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Alumni Stories: Satin Mirchandani '90

Avoiding Disasters, Taking Measured Risks

by Rebekah Rombom '08

Satin Mirchandani ’90 has found success as an entrepreneur by learning not to do everything quite so right.  The computer science and economics double major now heads an eight-year-old company called MessageOne that is taking on projects so rapidly, he doesn’t have time to dot every i and cross every t.

"Being an entrepreneur forces one to live by the '80/20 Rule,'" he says.  “It’s impossible to get everything right – the key is to identify the really important choices and decisions, and then get them ‘about right’, but in a timeframe that allows the execution to have real impact.  Sitting back and examining grand thoughts is a luxury that doesn’t exist in my world.”

Mirchandani joined MessageOne as a board member in 2001 and became CEO the following year.  The company focuses on providing business continuity for corporations, particularly during disasters, “making sure that no matter what happens, our clients’ critical business applications, particularly e-mail, keep working through a disaster,” he says.  “The world has always been a dangerous place, but the attacks of 9/11 really punctuated the extent to which the times are changing. It became clear to me that disaster recovery and Business Continuity was a huge market just waiting to take off.”

But while he was at Dartmouth, Mirchandani never thought he would be running a small business – he figured he’d end up climbing the corporate ladder at a large company.  “Entrepreneurship just didn’t show up on the radar screen at Dartmouth in those days.  I don’t recall a lot of my classmates talking about wanting to run their own outfit,” he says.  “The funny thing is, a liberal arts education from Dartmouth is the perfect training to be an entrepreneur – you’re constantly being overloaded with conflicting priorities, information and choices, and your job is to reduce all of that down to some simple tradeoffs that are meaningful to your personal growth.  It’s like being at a military boot camp – all of those pushups, sit-ups and laps are just a way to ‘stress the system’ and build judgment and the capability to make sound decisions while under duress.”

So after a six-month internship with Microsoft his junior year and during which Mirchandani realized that he craved interaction with people, not computers, he went through on-campus recruiting and landed a position as a business analyst with consulting giant McKinsey & Co., where he worked for two years.  As a continuation of that program, he went to the Harvard Business School to get his MBA, returning to McKinsey’s San Francisco office in 1994 so he could work with clients in the high tech industry.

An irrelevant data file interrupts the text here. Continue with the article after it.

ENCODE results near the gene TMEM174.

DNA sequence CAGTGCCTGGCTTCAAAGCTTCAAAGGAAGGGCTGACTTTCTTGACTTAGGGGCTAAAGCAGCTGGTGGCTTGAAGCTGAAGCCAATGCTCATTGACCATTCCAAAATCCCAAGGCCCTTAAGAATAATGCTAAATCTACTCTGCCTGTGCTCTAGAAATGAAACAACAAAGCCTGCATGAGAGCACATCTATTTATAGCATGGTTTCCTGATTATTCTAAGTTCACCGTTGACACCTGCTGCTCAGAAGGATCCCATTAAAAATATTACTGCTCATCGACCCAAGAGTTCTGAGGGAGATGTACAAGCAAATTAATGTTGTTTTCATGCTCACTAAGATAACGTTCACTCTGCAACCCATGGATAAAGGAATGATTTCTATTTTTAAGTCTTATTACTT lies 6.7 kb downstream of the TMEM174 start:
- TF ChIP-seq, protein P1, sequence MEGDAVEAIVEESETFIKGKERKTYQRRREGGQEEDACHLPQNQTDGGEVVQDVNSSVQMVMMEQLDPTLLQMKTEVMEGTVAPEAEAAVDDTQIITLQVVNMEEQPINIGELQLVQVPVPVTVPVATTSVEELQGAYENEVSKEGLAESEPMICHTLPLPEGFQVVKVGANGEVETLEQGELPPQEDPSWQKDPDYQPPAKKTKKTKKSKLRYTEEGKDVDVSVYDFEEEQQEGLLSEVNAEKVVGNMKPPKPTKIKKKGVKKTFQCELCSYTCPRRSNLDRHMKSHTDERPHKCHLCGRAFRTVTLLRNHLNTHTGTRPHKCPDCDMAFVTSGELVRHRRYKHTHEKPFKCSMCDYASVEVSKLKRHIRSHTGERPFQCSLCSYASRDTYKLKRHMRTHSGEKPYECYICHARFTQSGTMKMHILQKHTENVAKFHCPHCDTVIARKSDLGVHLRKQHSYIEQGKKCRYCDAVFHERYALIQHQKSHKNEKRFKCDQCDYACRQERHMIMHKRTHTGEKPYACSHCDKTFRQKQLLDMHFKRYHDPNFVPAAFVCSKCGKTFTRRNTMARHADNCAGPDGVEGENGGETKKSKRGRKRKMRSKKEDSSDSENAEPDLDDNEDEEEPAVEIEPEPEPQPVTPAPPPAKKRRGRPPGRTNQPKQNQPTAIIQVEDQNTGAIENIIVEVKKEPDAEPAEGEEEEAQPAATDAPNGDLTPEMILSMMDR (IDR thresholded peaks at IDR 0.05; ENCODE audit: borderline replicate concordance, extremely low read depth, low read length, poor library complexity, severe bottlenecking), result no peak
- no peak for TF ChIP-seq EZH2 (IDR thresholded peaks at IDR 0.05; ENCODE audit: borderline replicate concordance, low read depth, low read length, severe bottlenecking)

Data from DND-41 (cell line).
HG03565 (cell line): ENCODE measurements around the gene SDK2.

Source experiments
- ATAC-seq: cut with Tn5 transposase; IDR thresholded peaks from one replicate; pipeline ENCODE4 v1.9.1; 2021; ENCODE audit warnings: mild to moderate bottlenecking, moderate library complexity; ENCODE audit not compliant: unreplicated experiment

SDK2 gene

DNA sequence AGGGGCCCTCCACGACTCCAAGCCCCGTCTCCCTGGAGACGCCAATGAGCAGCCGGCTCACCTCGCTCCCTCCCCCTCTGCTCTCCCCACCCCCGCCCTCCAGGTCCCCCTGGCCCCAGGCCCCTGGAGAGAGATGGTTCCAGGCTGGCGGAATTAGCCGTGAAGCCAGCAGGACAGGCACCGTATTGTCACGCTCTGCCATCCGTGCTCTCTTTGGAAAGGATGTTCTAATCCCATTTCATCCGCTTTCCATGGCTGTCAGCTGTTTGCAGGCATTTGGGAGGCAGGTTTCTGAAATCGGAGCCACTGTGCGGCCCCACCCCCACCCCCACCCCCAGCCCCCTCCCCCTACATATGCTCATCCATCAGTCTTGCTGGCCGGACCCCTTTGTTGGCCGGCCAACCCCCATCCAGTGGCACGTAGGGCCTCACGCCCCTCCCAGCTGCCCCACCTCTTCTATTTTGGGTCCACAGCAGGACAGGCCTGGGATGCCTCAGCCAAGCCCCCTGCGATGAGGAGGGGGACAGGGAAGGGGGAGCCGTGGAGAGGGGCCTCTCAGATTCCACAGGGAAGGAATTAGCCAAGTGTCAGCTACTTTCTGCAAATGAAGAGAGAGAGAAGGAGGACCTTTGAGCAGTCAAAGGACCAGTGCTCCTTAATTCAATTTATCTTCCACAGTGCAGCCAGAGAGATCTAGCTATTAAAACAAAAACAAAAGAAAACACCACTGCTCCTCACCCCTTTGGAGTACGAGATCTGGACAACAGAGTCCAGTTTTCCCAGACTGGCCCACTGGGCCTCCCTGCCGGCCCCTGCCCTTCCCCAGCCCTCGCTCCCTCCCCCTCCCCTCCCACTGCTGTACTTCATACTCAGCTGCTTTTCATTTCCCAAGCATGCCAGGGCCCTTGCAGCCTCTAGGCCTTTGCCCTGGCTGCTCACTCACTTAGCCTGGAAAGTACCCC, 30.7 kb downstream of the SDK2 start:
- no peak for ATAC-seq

By 1998, it was time to move on.  “I had had the best business training in the world.  McKinsey had given me plenty of practice with the 80/20 Rule.  The McKinsey culture focuses on up front problem definition and on being hypothesis-driven.  Or, as one of my mentors liked to put it: ‘Sometimes wrong, but never in doubt’.  This philosophy, steeped in a willingness to take measured risks and adjust assumptions based on new information, built perfectly on my Dartmouth experience.”

Eager to apply his training to an entrepreneurial venture, Mirchandani moved to a technology firm called as Vice President of Business Development, where he helped take the young company public.  At 29, he was one of the oldest employees at the company.  “It was very different from anything I’d ever done before,” he says, “a huge breath of fresh air.  Just a bunch of incredibly smart, driven folks that were out to change the world.” 

The company sold software that enabled the computer industry to sell products online, a fledgling concept when Mirchandani joined in 1998.  “The late nineties was an incredibly exciting time – technology was no longer this thing off in the corner.  People like me that understood both technology and business were in a unique position to bring the two disciplines together in a creative way”, says Mirchandani.

The companies that formed pcOrder’s customer base – companies like Hewlett Packard, IBM and Compaq – were all striving to follow Dell’s lead in bringing their businesses to the web, and aimed to help them achieve that relatively new goal.  It was in the process of helping build a company to aid Dell’s competitors that Mirchandani met Michael Dell, who in turn introduced him to his brother, Adam.  Adam Dell is the managing general partner at Impact Venture Partners, a venture capital firm that invests in “innovative companies offering information technology products and services,” according to the firm’s website, and MessageOne was one of Impact’s investments when Mirchandani joined Impact in 2000.  After being elected to the MessageOne board the following year, he says, he developed a real passion for the business and for its potential to help clients in their moment of need.

Mirchandani is remarkably bullish on the value of a liberal arts education for building the judgment and intuition required for business success.  “You can afford to operate the way I’m operating when you’re surrounded by committed professionals who focus on the big issues and make sound decisions,” he says.  Throughout his career, Mirchandani says he has continued to ask those big questions, then tried to surround himself with the smartest, most innovative people he can find to help solve them.

He stresses this type of environment as ideal for recent grads.   “Get on a great team with the smartest, most challenging peer group you can find,” he says, “[and] make sure they push you really hard.  It will pay off in a big way.  After all,” he says with a chuckle, “all adult learning occurs through discomfort.”


Last Updated: 6/21/12